Psychic Art: How it’s Done.

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Psychic Art

Article by Craig Hamilton-Parker about psychic art. Includes an 8 step guide to making a psychic picture called an ‘AuraGraph’

Research has shown that imaginative, creative people —particularly artists— score better in ESP tests than systematic thinkers. Some of my first psychic insights came while I was painting in oils. I was inspired by the surrealist painter Max Ernst, who used the ‘decalcomania’ technique, which involved putting pigment on the canvas, laying sheets of paper or glass on top, and removing them quickly. Just as we did with our inkblots, Ernst would recognize images in the paint’s shapes and added color, light, and shadows to emphasize what he could see, thus making the images obvious to the viewer. My favorite is his painting called The Eye of Silence (1943–44, Washington University Gallery, which includes bizarre images reminiscent of those we see in the inkblot experiment.

Surrealism inspires Psychic Art

As with the work of many surrealist painters, Ernst’s pictures have a threatening theme but nonetheless is of interest to anyone studying the projected imagination methods I have described. It is interesting to note also that many surrealists were influenced by the psychic artist word done within Spiritualism. In particular, the surrealists were interested in automatic drawing and writing and hailed the French psychic Helen Smith as the “muse of automatic writing.” Personally I find some of her communications from Martians a little suspect, but I can see how this interested the surrealists. Surrealists rejected Spiritualism in its manifestos but nonetheless adopted its methods. For example, the surrealist Robert Desnos (1900–45) performed séances for poetic purposes but made no claims to the truth of their revelations.

Spiritualist Psychic Art

During it’s hey day Spiritualism saw some incredible psychic artists at work. One of the most famous was the Scottish medium David Duguid (1832–1907,) who could produce oil paintings of landscapes in total darkness, at an amazing speed, and independently of his hands. The psychical investigator Frank Podmore witnessed these incredible feats of psychic mediumship—called precipitation—so that there would be no opportunity to cheat. Also of note are the mediums Allan B.Campbell(1833–1919) and Charles Campbell (born Charles Shourds) from Lily Dale near New York. More widely known as the Campbell brothers, they precipitated spirit-inspired pastel and oil portraits, including an interesting rendition of Allan Campbell’s spirit guide, Azur.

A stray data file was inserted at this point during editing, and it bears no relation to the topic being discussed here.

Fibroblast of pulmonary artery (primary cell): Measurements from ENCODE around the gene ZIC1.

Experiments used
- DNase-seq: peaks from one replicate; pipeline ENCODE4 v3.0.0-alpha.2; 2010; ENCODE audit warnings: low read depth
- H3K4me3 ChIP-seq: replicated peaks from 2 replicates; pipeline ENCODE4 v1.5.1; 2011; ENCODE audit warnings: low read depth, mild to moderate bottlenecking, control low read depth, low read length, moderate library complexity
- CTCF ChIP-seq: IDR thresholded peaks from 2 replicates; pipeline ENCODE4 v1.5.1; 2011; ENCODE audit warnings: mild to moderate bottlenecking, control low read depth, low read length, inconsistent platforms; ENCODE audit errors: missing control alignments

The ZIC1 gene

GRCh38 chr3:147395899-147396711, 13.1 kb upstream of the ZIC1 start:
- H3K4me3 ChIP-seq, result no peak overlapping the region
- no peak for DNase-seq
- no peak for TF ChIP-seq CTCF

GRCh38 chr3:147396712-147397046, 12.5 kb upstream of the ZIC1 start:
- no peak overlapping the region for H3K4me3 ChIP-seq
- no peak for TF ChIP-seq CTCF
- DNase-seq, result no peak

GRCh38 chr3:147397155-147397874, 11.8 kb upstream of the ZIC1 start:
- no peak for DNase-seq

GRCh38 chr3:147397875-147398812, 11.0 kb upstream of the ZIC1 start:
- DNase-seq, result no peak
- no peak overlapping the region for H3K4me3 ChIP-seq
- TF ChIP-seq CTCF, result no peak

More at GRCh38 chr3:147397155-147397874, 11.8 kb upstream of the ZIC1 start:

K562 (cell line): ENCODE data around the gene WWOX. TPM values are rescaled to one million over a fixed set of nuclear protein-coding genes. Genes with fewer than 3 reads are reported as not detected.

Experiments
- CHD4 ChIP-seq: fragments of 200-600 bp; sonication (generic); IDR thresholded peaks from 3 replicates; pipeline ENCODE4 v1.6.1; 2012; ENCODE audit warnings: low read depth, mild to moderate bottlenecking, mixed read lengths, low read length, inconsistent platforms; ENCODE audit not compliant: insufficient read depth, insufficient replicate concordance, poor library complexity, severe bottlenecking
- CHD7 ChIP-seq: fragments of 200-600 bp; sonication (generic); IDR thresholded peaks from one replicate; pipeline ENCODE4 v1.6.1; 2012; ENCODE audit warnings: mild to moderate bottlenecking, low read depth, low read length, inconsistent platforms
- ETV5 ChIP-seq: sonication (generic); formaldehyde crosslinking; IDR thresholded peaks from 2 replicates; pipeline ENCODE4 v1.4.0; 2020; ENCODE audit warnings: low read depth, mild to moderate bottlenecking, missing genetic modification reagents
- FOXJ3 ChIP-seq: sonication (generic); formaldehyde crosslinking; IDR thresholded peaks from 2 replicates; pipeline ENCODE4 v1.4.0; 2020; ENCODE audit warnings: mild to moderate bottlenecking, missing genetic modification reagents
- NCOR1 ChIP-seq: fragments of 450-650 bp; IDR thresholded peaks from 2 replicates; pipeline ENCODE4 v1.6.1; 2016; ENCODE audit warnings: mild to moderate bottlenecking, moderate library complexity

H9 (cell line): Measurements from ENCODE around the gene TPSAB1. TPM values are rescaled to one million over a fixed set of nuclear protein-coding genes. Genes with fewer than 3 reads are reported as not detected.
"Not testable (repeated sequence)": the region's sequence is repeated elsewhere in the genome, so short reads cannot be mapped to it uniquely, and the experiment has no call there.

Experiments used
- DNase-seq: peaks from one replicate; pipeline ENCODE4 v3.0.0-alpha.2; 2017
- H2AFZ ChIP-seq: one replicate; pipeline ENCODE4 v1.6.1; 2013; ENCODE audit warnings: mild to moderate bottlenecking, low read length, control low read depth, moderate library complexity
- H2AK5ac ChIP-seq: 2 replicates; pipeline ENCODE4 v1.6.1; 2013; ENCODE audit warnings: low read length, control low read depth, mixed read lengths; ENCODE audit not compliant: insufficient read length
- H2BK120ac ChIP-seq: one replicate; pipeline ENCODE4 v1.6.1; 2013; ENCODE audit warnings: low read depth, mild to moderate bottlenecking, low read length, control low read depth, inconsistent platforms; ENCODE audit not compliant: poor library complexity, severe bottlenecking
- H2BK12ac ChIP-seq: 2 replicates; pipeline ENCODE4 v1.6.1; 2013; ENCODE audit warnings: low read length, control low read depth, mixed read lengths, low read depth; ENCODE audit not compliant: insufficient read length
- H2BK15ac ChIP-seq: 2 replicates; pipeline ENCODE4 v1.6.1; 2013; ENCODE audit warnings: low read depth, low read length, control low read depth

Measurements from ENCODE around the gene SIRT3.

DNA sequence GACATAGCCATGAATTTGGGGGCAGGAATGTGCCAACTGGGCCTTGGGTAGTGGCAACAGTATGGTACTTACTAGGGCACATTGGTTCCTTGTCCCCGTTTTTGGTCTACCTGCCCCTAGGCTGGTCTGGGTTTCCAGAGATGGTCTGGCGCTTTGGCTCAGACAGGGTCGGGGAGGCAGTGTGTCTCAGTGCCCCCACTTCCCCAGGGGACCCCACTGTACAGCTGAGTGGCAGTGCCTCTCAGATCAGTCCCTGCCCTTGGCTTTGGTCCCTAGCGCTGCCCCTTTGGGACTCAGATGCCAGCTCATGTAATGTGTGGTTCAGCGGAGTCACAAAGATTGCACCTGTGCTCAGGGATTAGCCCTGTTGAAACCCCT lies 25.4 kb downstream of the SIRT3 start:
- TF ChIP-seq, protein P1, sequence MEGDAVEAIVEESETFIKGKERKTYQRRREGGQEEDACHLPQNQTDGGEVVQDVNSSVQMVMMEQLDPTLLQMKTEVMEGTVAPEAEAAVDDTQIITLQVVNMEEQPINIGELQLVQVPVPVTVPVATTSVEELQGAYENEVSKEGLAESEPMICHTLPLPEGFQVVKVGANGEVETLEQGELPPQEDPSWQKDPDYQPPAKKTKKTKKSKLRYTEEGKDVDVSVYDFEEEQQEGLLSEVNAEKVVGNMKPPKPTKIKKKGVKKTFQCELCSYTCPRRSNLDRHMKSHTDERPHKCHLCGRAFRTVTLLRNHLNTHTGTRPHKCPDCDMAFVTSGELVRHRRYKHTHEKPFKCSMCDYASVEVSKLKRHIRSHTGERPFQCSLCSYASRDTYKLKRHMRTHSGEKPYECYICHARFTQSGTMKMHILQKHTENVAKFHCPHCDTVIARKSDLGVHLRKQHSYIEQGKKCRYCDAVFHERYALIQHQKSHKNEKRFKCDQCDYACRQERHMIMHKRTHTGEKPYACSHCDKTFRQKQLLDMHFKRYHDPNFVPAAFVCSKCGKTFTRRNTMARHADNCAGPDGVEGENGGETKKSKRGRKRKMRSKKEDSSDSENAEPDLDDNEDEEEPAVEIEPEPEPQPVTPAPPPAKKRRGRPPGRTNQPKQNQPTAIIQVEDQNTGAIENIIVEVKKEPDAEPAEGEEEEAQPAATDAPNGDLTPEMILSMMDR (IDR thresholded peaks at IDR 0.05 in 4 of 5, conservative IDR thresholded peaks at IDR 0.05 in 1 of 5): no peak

Image about psychic art and Auragraphs.

The Bang sisters, whose psychic artist pictures manifest in front of an audience, accomplished some of the most astonishing precipitation of art. In one famous demonstration in August 1911, at the Chesterfield Spiritualist Camp in Indiana, they precipitated a painting of a young girl. Gradually a picture the background appeared, followed by the face of a young girl with her eyes closed. Then the eyes opened and the picture was complete. A non-Spiritualist dignitary named Mr. Alfords claimed the portrait was the exact likeness of his “dead” daughter, Audrey.

If you have artistic talent, the spirit people will encourage you to use it in your mediumistic work. Working with images also connects the medium to the unconscious, and colour, light, natural form, and geometry appeal to our spiritual nature. For this next experiment you will need paper and coloured pencils. You do not need drawing skills, as this can be accomplished by anyone.

Auragraph Experiment

Example of an Auragraph drawingAuragraphs are drawings or paintings produced by the psychic artist to depict the aura. One of the first exponents of this technique was the medium Harold Sharp, who worked under the influence of his Chinese spirit guide. This enabled him to design an artistic diagram of the human aura, which is called an auragraph.